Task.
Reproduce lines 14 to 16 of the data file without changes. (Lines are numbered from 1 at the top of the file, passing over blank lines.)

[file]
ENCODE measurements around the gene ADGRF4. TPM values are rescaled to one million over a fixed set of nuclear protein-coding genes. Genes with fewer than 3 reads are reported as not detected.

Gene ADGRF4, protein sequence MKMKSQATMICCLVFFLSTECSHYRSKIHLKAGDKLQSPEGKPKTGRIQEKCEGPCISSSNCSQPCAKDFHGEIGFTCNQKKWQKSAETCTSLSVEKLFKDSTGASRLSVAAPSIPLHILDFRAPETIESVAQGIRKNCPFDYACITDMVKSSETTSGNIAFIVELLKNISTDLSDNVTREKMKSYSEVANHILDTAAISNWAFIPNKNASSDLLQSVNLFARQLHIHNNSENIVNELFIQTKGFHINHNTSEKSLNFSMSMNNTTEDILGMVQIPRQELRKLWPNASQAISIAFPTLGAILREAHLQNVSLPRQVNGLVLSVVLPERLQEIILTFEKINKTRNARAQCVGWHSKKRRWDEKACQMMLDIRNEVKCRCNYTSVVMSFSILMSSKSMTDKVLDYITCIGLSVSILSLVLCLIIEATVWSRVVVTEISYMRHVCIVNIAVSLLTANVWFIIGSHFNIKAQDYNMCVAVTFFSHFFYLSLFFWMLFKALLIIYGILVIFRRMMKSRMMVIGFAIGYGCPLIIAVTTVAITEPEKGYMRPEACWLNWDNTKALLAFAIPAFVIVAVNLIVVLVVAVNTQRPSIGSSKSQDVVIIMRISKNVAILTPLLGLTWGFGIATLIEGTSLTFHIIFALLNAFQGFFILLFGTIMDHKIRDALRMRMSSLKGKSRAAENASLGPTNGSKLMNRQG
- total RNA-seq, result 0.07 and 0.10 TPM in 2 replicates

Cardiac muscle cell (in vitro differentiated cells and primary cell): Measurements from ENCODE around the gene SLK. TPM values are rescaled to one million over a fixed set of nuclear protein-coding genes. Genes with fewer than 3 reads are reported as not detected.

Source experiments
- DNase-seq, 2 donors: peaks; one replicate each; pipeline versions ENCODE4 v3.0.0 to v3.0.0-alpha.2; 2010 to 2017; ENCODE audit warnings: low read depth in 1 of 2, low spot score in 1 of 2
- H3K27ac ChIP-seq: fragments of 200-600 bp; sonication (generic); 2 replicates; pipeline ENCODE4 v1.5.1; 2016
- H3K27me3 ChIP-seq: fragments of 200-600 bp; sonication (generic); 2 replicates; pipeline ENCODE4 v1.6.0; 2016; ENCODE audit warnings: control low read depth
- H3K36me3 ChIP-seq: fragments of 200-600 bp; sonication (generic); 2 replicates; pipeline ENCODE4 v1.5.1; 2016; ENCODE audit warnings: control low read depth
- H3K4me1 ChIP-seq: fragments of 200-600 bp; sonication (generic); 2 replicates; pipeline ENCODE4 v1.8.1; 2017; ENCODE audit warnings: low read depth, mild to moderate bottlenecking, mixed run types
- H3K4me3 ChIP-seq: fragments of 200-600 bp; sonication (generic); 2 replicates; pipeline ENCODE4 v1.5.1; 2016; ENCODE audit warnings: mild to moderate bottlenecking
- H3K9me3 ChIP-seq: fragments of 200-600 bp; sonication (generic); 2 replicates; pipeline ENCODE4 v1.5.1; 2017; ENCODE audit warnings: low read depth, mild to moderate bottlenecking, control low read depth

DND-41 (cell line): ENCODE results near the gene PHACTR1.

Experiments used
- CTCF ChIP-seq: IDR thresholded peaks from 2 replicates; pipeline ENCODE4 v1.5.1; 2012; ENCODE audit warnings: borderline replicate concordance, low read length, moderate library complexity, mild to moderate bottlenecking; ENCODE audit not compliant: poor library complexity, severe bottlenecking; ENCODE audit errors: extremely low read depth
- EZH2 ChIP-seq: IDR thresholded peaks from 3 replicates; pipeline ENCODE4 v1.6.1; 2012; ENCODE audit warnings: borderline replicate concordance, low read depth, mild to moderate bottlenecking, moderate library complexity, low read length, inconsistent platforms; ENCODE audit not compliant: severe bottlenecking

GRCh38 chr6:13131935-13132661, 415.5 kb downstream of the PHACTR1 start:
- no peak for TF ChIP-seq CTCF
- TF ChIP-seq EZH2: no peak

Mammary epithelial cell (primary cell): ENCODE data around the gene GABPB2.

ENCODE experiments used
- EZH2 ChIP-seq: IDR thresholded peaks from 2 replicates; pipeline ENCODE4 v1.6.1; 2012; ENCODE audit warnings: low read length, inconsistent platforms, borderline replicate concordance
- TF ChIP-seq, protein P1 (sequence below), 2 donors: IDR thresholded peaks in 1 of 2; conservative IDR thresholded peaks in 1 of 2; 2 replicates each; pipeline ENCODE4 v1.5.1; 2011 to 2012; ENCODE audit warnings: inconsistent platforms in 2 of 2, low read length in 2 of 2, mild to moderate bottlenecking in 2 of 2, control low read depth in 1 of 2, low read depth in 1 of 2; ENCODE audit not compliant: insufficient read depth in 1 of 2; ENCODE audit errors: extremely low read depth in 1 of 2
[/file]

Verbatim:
Experiments used
- CTCF ChIP-seq: IDR thresholded peaks from 2 replicates; pipeline ENCODE4 v1.5.1; 2012; ENCODE audit warnings: borderline replicate concordance, low read length, moderate library complexity, mild to moderate bottlenecking; ENCODE audit not compliant: poor library complexity, severe bottlenecking; ENCODE audit errors: extremely low read depth
- EZH2 ChIP-seq: IDR thresholded peaks from 3 replicates; pipeline ENCODE4 v1.6.1; 2012; ENCODE audit warnings: borderline replicate concordance, low read depth, mild to moderate bottlenecking, moderate library complexity, low read length, inconsistent platforms; ENCODE audit not compliant: severe bottlenecking